For starters, Pakistan -- which borders Afghanistan -- has had a long relationship with the Taliban. In fact, Pakistan has faced the ire of past US administration's for itsof the Taliban.
But look at Pakistan's history when it comes to women: While not perfect, women in this Muslim nation ofpeople serve as CEOs of major corporations, over of the nation's doctors are female and a woman even served as Prime Minister, with being democratically elected twice to that role in 1988-90 and in 1993-96. Why would the leaders and people of Pakistan want to allow this horrific treatment of women in the name of Islam just across the border?
Republicans blame Biden for the US's chaotic withdrawal but are glossing over how Trump's Taliban deal set up the disaster
Senate Minority Leader Mitch McConnell tried to pin the blame "squarely" on Biden, without addressing Trump's role in brokering the flawed peace deal.Yet the decision to leave the country was originally negotiated under President Donald Trump and allowed the Taliban to strengthen their position against the US-backed government - a circumstance most Republicans skirted around in their criticism.
While Jordan doesn't have ties to the Taliban like Pakistan, its leaderis a descendant of the Prophet Muhammed and under his rule, women are a robust part of society. I've been to Jordan countless times and seen firsthand as women serve as heads of businesses, in the and as in the Jordanian military. The hope is that the King, as a leader in the Muslim world, can use his influence to attract other Muslim heads of state to join in using aid and sanctions to pressure the Taliban.
Then, there's Saudi Arabia -- which was onlythat recognized the Taliban's rule in the 1990s. While the Saudi government officially supported the Afghanistan government installed after the Taliban was removed, wealthy Saudis the Taliban through the 2010s -- allowing the Saudis to be on both sides.
While Saudi has had a horrible record when it comes to women's right, in recent years they have even evolved for the better. Women arein big numbers -- both in Saudi and in the West funded by the government -- now have increased career opportunities. Since 2015, women are , with some even winning. While Saudi has a long way to go on gender equality, it's far better than the brutally repressive Taliban where women are, in essence, imprisoned at home, with no chance to even dream of a better life.
Ex-Obama adviser: Why Biden must fire his national security adviser for Afghanistan failure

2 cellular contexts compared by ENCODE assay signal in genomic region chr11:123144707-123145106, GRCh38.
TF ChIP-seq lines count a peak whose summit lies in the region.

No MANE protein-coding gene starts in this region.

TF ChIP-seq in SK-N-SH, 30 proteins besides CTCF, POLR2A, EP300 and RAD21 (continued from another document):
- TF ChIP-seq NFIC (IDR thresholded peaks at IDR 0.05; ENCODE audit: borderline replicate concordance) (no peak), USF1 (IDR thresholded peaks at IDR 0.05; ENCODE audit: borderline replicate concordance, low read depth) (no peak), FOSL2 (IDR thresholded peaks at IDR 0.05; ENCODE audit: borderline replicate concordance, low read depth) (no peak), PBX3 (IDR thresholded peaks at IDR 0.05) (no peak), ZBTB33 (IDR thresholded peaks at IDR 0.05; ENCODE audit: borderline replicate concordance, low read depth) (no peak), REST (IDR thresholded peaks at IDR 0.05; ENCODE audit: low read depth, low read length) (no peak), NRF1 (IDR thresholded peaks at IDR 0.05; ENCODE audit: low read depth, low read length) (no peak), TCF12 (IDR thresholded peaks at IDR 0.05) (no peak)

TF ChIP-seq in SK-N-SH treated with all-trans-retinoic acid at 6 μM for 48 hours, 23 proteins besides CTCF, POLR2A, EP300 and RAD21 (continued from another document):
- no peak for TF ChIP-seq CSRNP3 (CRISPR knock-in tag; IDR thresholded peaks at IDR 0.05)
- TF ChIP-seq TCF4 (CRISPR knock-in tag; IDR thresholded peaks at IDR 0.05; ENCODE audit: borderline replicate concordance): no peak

The people, plans and processes that President Joe Biden has put in place to keep America safe are not working. Those he has chosen for key positions have repeatedly failed to challenge their own assumptions. It sadly led to the most unnecessarily embarrassing day in the history of the National Security Council.Start the day smarter. Get all the news you need in your inbox each morning. The national security adviser has two jobs. As the name suggests, they are the last and ideally closest counselor to the president in the Situation Room.
It's true that within Islam there are varying interpretations of the Quran -- just like people can interpret the Bible. Butmake clear: "The Quran regards men and women as equals in the sight of God." In fact, despite the Taliban's ban on women attending school, "instructs Muslims to educate daughters as well as sons." Even Saudi Arabia its universities to women in the mid-1970s. That, of course, doesn't mean there isn't still work to do for gender equality within Muslim countries (as there is in the United States), but the Taliban's "interpretation" of the faith is beyond extreme; it's a " ," as experts have noted -- and to claim it's justified by the tenets of the faith are absolutely wrong. That's why there are no other Muslim majority nations that impose the same harsh restrictions on women as the Taliban.
Of course, the West must also play a role by using economic aid and the threat of sanctions to pressure the Taliban. But with no military options left, the best hope may just be our Muslim allies pressuring the Taliban to stop it's brutal and un-Islamic treatment of women.
Defense secretaries in their own words: US 'invented reasons' to stay in Afghanistan .
The Taliban blitz exposes the failure of the 20-year Afghanistan war and portends terrorism threats, say former defense secretaries Panetta and Hagel.Afghan security forces, trained and equipped at the cost of $83 billion, wilted before Taliban fighters. With few exceptions, the Taliban rolled through provincial capitals without a fight despite a force of Afghan troops that was supposed to number more than 300,000. In reality, there were far fewer Afghan forces because of desertions and commanders who reportedly pocketed the pay of ghost soldiers they had kept on rolls. For those who remained and fought, there wasn't enough ammunition and food, to say nothing of pay.